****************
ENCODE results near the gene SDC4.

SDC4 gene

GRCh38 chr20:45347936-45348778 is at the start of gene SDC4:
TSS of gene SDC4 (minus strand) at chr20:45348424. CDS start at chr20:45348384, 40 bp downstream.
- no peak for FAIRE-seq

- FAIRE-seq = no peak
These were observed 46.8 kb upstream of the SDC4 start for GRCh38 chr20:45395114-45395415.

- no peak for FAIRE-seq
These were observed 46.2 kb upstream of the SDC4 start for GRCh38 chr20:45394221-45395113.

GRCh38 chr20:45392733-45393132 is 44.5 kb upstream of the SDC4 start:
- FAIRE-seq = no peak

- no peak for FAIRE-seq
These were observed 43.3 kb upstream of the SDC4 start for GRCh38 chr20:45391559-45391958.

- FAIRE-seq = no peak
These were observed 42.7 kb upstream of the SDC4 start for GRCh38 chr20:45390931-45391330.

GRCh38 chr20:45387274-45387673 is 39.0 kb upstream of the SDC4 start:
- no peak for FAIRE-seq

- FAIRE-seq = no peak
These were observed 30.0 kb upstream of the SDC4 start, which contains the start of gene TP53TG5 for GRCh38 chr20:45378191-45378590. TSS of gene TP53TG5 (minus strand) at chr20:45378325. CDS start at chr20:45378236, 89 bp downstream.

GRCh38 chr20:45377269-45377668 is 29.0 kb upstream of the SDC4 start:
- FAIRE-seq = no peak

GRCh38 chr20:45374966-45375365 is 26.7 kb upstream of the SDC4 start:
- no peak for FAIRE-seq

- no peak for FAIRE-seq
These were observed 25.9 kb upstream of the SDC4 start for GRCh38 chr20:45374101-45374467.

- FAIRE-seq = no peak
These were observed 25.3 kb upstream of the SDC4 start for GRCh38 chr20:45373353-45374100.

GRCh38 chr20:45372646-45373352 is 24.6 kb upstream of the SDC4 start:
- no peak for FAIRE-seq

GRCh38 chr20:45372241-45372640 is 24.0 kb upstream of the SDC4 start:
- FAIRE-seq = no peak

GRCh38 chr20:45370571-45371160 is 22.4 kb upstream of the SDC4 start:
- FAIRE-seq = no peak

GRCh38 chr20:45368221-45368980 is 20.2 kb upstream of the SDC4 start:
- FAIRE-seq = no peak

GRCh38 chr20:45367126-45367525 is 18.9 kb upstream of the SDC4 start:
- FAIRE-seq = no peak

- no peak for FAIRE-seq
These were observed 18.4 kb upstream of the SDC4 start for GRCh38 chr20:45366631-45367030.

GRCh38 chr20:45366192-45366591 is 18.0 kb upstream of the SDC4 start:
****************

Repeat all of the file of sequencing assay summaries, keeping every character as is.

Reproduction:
ENCODE results near the gene SDC4.

SDC4 gene

GRCh38 chr20:45347936-45348778 is at the start of gene SDC4:
TSS of gene SDC4 (minus strand) at chr20:45348424. CDS start at chr20:45348384, 40 bp downstream.
- no peak for FAIRE-seq

- FAIRE-seq = no peak
These were observed 46.8 kb upstream of the SDC4 start for GRCh38 chr20:45395114-45395415.

- no peak for FAIRE-seq
These were observed 46.2 kb upstream of the SDC4 start for GRCh38 chr20:45394221-45395113.

GRCh38 chr20:45392733-45393132 is 44.5 kb upstream of the SDC4 start:
- FAIRE-seq = no peak

- no peak for FAIRE-seq
These were observed 43.3 kb upstream of the SDC4 start for GRCh38 chr20:45391559-45391958.

- FAIRE-seq = no peak
These were observed 42.7 kb upstream of the SDC4 start for GRCh38 chr20:45390931-45391330.

GRCh38 chr20:45387274-45387673 is 39.0 kb upstream of the SDC4 start:
- no peak for FAIRE-seq

- FAIRE-seq = no peak
These were observed 30.0 kb upstream of the SDC4 start, which contains the start of gene TP53TG5 for GRCh38 chr20:45378191-45378590. TSS of gene TP53TG5 (minus strand) at chr20:45378325. CDS start at chr20:45378236, 89 bp downstream.

GRCh38 chr20:45377269-45377668 is 29.0 kb upstream of the SDC4 start:
- FAIRE-seq = no peak

GRCh38 chr20:45374966-45375365 is 26.7 kb upstream of the SDC4 start:
- no peak for FAIRE-seq

- no peak for FAIRE-seq
These were observed 25.9 kb upstream of the SDC4 start for GRCh38 chr20:45374101-45374467.

- FAIRE-seq = no peak
These were observed 25.3 kb upstream of the SDC4 start for GRCh38 chr20:45373353-45374100.

GRCh38 chr20:45372646-45373352 is 24.6 kb upstream of the SDC4 start:
- no peak for FAIRE-seq

GRCh38 chr20:45372241-45372640 is 24.0 kb upstream of the SDC4 start:
- FAIRE-seq = no peak

GRCh38 chr20:45370571-45371160 is 22.4 kb upstream of the SDC4 start:
- FAIRE-seq = no peak

GRCh38 chr20:45368221-45368980 is 20.2 kb upstream of the SDC4 start:
- FAIRE-seq = no peak

GRCh38 chr20:45367126-45367525 is 18.9 kb upstream of the SDC4 start:
- FAIRE-seq = no peak

- no peak for FAIRE-seq
These were observed 18.4 kb upstream of the SDC4 start for GRCh38 chr20:45366631-45367030.

GRCh38 chr20:45366192-45366591 is 18.0 kb upstream of the SDC4 start: